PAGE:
Sunday, November 1, 2009

Guest Writer Joe

The guy walks by and says “Lock and load” and then mumbles something else that may not be a mumble but because I can’t make out his garbled Hispanic accent I mentally categorize it as a mumble. He has on a blue baseball cap—the rim flat and uncurved—and a blue hoodie with torn neck strings and is quickly forgotten after he leaves my field of vision. It’s a nice day. Mid sixties, I’d guess. A major improvement over the few days prior which were cold—I’m not sure how cold cold was in the last few days, but cold is a relative term so it really doesn’t matter much—and incredibly anti-productive for me. I am a result of the weather, I’m coming to learn/to know/to understand on this life trip that I try to remind myself daily that I am extremely fortunate to be a part of, which may hint at depression, but really there’s none of that involved these days with me. Drink a coffee and I’m okay. Which may be part of the reason that I sit at the Hungarian Coffee Shop on Amsterdam and 111th (there’s a series of ones again, something that has been a recurring theme in my life for a while now) just after noon drinking a café au lait. This morning, in fact, sitting on the toilet and listening to Counting Crows or Our Lady Peace or Crash Test Dummies I thought up an axiom that goes something like “It is when you stop moving that the world becomes a bad place. While you remain in motion everything remains good and inviting.” I haven’t gotten the quote down exactly, but that’s the basic premise. I was thinking of a quote by (was it Benjamin Franklin or Mark Twain) that went “The world makes perfect sense as soon as you realize that we’re all mad.”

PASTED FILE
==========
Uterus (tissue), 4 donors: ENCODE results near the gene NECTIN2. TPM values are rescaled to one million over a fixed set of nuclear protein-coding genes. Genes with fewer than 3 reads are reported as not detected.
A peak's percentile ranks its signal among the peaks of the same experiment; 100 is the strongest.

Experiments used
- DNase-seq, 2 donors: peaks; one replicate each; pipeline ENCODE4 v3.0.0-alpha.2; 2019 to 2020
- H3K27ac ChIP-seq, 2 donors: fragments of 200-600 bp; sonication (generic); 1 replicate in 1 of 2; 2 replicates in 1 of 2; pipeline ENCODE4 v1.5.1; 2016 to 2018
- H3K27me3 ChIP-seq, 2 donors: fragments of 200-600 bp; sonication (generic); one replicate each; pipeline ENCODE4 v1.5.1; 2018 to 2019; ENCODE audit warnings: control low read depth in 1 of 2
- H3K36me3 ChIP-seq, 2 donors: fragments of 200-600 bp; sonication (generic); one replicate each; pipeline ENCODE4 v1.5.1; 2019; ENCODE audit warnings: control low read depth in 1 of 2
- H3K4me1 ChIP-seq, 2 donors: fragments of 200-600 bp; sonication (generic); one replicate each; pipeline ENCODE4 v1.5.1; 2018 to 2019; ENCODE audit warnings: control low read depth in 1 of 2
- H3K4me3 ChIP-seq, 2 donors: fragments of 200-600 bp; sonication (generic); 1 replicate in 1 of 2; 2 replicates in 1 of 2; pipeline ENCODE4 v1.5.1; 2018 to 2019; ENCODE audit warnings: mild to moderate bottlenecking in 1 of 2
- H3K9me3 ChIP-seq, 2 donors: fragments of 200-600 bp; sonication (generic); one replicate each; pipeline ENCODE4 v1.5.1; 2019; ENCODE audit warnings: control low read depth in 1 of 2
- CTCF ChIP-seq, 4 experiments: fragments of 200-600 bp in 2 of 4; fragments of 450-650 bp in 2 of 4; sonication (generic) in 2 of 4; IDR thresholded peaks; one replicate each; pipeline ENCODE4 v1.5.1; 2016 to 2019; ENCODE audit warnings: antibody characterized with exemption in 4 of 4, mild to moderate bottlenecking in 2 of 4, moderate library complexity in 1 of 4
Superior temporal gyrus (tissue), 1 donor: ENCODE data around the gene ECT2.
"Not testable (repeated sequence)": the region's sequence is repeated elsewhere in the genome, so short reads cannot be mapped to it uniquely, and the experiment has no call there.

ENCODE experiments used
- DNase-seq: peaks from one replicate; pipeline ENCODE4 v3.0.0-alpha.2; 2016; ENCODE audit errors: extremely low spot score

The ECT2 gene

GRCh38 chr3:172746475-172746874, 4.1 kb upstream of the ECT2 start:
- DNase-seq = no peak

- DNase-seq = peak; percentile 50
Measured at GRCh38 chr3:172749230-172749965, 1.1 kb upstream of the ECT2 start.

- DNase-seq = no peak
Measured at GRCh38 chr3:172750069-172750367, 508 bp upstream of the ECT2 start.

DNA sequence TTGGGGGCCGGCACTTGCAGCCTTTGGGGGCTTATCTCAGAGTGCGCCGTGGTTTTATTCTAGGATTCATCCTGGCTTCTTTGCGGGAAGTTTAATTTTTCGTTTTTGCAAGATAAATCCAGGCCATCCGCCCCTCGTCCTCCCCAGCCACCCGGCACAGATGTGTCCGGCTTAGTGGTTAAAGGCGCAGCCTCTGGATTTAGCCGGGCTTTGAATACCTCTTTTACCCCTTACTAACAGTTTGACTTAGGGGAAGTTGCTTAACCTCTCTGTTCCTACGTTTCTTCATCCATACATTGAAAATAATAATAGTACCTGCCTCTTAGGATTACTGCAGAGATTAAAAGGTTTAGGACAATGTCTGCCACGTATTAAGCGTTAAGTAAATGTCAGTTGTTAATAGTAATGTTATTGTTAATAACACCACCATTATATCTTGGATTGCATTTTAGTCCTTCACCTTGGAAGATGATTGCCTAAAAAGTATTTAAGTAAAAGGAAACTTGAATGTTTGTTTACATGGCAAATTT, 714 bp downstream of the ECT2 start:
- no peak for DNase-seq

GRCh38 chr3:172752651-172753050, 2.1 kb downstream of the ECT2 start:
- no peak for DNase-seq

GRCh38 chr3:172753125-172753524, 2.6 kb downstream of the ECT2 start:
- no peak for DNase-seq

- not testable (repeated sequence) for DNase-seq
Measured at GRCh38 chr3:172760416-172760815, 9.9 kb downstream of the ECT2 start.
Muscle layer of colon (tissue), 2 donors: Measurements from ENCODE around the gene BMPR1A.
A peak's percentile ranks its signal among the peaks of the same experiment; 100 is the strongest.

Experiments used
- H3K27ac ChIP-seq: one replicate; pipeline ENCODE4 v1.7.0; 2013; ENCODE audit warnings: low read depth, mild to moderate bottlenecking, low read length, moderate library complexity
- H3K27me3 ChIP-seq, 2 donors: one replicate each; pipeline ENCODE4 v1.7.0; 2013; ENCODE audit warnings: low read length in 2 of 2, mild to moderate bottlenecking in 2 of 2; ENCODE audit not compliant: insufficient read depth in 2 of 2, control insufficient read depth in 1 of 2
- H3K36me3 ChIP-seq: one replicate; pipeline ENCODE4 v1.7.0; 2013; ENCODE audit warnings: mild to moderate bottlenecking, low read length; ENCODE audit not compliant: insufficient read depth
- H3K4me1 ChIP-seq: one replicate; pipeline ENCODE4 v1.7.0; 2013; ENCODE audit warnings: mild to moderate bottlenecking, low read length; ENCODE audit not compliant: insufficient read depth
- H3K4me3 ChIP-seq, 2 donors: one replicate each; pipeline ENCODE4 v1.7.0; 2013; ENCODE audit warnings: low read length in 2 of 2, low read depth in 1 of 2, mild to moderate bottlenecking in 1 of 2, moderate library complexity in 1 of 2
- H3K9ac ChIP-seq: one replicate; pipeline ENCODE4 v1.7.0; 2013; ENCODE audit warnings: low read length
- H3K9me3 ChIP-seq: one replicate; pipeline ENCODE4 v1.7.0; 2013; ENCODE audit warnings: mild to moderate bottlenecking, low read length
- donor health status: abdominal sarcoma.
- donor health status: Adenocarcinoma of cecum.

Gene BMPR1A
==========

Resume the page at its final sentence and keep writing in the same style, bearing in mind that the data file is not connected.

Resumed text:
I felt that uncomfortable-in-my-skin feeling last night as I talked to Mona on the phone. She enjoys talking on the phone. I do not. That, of course, results in an instant problem when I’m on the phone with her. She is English. Her grandmother lives in Baghdad while America bombs the shit out of her neighborhood. She is sad and uncomfortable about this war. She talks to me about anything and everything but. Although she was born in England, her accent is not entirely English. She’s lived in Egypt and Eastern Europe and Western Europe and other places that escape my mind and now in New York. She was once engaged to a South American and sometimes I think her accent resembles one from that continent more than anywhere else. Other times she is strictly British-sounding. Our conversation lasted nearly half an hour and I felt so relieved hanging up. She wants to see me. I’m not sure that I want to see her. She doesn’t do anything for me. She has a great body. I love her tits. But I don’t feel tingly when I look at her. That’s something I need. Besides, she’s thirty. At least I think she is. She won’t reveal her age to me, which means that she’s too old anyway. I’ve made plans to see her this weekend. Maybe we’ll fuck. That would be nice.

The weather turns. I feel a cold front coming in. Time to go home and grab a coat and become the cold weather version of me. I don’t like him nearly as much.

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